Clinical Journal of Gastroenterology

, Volume 12, Issue 6, pp 501–510 | Cite as

Current clinical issue of skin lesions in patients with inflammatory bowel disease

  • Tomoya Iida
  • Tokimasa Hida
  • Minoru Matsuura
  • Hisashi Uhara
  • Hiroshi NakaseEmail author
Clinical Review


Inflammatory bowel disease (IBD) is associated with a number of extraintestinal complications, including skin lesions. Most reports have shown that skin lesions are found in 10–15% of IBD cases, although this depends on the definition of skin lesions. The representative skin lesions in patients with IBD are erythema nodosum, pyoderma gangrenosum, Sweet’s syndrome, and so on. These lesions are often associated with IBD progression, and intestinal lesions in particular require appropriate treatment. Recently, another clinical issue regarding skin lesions in patients with IBD, a so-called paradoxical reaction, during the treatment with anti-tumor necrosis factor (TNF)-α agents has emerged. These reactions are termed paradoxical reactions because the skin lesions sometimes resemble psoriasis, although the anti-TNF-α agents have been historically used to treat psoriasis. Paradoxical reactions are reportedly found in approximately 5–10% of patients using anti-TNF-α agents and are no longer rare. Now that the use of biologics is at its culmination, reports regarding paradoxical reactions are predicted to increase in number; thus, we must recognize skin lesions with IBD patients including this type of adverse events and manage them appropriately while consulting with dermatologists.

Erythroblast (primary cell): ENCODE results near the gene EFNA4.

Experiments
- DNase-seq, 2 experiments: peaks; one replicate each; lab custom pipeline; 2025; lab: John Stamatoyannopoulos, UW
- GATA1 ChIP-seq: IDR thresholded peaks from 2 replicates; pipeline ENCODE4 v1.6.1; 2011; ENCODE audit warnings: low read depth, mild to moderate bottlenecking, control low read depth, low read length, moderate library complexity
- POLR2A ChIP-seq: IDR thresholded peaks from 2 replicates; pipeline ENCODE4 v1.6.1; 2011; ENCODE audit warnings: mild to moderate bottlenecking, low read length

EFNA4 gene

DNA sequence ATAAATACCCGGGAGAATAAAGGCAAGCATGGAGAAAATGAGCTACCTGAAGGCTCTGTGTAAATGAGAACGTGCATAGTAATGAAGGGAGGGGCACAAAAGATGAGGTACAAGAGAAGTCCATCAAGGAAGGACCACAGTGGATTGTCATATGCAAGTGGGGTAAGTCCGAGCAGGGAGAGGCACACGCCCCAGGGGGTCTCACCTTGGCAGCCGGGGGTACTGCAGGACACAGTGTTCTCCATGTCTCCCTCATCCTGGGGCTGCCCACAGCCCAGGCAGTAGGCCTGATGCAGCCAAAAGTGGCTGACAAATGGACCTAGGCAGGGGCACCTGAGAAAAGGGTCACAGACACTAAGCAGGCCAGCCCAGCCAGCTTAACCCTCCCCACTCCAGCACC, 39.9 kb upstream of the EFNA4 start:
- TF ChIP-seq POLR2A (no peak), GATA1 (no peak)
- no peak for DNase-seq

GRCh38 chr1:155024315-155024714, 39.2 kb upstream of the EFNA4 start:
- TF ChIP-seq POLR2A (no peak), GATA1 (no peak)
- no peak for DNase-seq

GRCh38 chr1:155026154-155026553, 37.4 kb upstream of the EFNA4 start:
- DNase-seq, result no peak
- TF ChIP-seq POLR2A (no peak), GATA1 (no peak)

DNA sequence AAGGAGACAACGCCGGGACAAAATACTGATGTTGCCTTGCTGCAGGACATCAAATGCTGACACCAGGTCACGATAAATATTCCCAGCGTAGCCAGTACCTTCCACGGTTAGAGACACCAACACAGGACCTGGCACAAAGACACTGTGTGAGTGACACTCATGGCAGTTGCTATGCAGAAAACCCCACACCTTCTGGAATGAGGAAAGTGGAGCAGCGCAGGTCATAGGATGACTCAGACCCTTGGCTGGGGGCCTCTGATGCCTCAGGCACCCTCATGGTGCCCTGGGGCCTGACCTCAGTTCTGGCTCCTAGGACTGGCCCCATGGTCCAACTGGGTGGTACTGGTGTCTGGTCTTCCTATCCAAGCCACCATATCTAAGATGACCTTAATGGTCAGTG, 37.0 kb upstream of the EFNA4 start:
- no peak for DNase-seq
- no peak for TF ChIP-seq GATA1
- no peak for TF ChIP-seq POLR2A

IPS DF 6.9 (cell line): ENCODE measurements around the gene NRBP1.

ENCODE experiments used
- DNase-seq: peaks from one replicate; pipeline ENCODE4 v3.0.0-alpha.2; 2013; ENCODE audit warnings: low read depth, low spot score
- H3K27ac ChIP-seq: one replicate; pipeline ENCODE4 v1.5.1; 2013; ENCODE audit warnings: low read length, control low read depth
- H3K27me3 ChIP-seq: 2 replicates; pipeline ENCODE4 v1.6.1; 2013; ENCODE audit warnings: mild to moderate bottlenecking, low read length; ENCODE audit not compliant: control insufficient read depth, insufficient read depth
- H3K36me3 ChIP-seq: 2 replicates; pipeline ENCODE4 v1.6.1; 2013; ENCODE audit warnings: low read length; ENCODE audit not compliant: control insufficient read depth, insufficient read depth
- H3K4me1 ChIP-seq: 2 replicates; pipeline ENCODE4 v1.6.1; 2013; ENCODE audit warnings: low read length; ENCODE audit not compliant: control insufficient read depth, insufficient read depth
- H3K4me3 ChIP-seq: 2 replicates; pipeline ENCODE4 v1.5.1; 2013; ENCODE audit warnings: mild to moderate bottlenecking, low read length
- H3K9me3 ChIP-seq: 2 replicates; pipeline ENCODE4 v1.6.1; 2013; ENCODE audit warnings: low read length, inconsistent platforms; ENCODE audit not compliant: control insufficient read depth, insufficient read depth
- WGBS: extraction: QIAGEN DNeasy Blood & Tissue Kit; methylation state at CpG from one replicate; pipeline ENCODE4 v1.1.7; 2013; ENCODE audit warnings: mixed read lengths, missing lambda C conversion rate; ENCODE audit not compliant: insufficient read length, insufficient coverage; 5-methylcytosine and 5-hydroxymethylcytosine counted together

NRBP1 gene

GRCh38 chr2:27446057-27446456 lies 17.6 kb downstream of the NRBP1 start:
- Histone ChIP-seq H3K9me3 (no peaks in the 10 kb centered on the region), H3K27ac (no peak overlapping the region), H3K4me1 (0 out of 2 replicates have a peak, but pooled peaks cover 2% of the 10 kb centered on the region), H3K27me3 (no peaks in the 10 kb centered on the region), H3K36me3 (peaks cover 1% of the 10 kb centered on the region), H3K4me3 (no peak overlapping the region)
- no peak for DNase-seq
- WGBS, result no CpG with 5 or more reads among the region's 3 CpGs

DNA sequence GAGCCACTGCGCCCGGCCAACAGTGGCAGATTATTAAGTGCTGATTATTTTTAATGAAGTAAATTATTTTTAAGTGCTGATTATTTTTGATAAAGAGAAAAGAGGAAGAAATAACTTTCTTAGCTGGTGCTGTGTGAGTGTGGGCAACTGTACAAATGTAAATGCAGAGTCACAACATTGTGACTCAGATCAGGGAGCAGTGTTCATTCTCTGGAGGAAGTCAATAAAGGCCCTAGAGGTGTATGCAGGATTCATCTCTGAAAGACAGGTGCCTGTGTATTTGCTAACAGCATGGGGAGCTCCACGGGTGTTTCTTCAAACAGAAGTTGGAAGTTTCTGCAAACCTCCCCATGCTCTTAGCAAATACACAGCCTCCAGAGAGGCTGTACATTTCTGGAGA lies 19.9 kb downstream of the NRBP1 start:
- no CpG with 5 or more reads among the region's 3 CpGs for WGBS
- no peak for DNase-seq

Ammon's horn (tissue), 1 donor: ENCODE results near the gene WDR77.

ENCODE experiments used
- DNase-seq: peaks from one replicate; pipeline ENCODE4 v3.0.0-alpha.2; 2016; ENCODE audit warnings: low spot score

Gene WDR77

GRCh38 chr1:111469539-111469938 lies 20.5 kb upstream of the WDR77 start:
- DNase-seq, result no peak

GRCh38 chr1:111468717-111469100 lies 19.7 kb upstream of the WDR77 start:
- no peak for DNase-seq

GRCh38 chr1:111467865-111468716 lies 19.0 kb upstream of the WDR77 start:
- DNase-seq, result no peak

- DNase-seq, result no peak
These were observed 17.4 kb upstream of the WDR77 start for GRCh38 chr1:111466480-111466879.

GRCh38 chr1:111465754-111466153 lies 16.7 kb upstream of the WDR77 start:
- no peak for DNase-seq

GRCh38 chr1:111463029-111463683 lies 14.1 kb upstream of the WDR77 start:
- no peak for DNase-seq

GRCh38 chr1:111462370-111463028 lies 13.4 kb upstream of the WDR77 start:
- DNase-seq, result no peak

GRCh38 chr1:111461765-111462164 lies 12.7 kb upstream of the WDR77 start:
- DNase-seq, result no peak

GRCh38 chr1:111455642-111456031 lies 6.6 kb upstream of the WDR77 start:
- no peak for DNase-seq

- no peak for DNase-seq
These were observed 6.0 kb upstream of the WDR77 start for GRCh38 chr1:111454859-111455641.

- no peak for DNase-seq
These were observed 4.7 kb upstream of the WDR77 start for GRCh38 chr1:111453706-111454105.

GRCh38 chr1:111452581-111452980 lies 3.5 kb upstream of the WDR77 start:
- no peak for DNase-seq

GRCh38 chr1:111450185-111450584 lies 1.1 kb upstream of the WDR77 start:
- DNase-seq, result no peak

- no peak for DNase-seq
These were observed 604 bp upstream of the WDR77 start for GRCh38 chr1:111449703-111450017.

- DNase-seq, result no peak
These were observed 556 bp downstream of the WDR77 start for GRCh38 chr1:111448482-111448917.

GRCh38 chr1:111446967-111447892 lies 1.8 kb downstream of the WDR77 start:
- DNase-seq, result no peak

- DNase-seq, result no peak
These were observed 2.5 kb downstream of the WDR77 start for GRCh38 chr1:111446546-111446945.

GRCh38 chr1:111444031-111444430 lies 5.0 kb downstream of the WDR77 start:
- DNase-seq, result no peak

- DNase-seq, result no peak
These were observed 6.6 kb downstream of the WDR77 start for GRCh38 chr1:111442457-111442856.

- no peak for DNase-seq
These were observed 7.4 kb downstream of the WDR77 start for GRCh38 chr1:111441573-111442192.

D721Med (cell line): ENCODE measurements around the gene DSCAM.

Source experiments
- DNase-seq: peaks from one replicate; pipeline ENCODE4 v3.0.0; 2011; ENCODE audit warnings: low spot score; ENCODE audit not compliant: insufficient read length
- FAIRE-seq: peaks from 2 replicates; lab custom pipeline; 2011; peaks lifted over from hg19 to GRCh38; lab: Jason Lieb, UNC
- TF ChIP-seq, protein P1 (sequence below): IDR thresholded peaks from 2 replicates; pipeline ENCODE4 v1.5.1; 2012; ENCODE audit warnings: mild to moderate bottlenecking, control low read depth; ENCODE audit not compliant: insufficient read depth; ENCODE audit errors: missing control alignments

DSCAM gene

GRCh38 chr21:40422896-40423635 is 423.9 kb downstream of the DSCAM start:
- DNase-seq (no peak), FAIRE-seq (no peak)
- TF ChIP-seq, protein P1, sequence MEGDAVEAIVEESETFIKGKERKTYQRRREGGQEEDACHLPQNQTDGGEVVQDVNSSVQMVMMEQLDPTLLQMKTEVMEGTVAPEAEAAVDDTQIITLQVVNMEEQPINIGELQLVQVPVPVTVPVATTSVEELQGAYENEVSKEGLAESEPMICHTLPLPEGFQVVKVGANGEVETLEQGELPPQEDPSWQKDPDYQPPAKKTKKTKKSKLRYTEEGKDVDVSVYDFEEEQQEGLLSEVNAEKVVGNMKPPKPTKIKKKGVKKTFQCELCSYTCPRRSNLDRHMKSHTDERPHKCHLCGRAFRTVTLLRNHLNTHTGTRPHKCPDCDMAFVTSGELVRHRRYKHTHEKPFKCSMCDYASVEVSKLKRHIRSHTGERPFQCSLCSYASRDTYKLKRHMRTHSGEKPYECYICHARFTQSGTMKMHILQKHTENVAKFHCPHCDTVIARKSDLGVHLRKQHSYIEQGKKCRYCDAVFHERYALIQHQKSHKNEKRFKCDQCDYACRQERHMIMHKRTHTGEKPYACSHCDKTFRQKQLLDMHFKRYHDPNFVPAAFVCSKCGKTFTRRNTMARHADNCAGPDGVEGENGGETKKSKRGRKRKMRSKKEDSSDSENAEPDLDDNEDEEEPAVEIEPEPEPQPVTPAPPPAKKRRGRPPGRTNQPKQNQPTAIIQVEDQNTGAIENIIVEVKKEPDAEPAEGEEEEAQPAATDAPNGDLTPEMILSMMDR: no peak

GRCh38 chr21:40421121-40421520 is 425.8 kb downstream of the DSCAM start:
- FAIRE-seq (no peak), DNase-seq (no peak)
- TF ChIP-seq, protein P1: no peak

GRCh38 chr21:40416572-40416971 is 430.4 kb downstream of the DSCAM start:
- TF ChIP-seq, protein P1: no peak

Inflammatory bowel disease Extraintestinal Skin lesion Paradoxical reaction Anti-tumor necrosis factor 



This work was partly supported by Health and Labour Sciences Research Grants for research on intractable diseases from the Ministry of Health, Labour and Welfare of Japan (Investigation and Research for intractable Inflammatory Bowel Disease) (to H.N.), and Japan Society for the Promotion of Science (JSPS) Grants-in-Aid for Scientific Research (KAKENHI) Grant Number JP17J02428 (to T.I.) and JP18H02799 (to H.N.). The funders of the study had no role in the study design, data collection, data analysis, data interpretation, or writing of the report.

Compliance with ethical standards

Conflict of interest

The authors declare no conflict of interest.

Human rights statement

All procedures followed have been performed in accordance with the ethical standards laid down in the 1964 Declaration of Helsinki and its later amendments.

Informed consent

Informed consent was obtained from all patients for being included in the study.


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Copyright information

© Japanese Society of Gastroenterology 2019

Authors and Affiliations

  1. 1.Department of Gastroenterology and HepatologySapporo Medical University School of MedicineSapporoJapan
  2. 2.Department of DermatologySapporo Medical University School of MedicineSapporoJapan
  3. 3.Department of Gastroenterology and HepatologyKyoto University Graduate School of MedicineKyotoJapan

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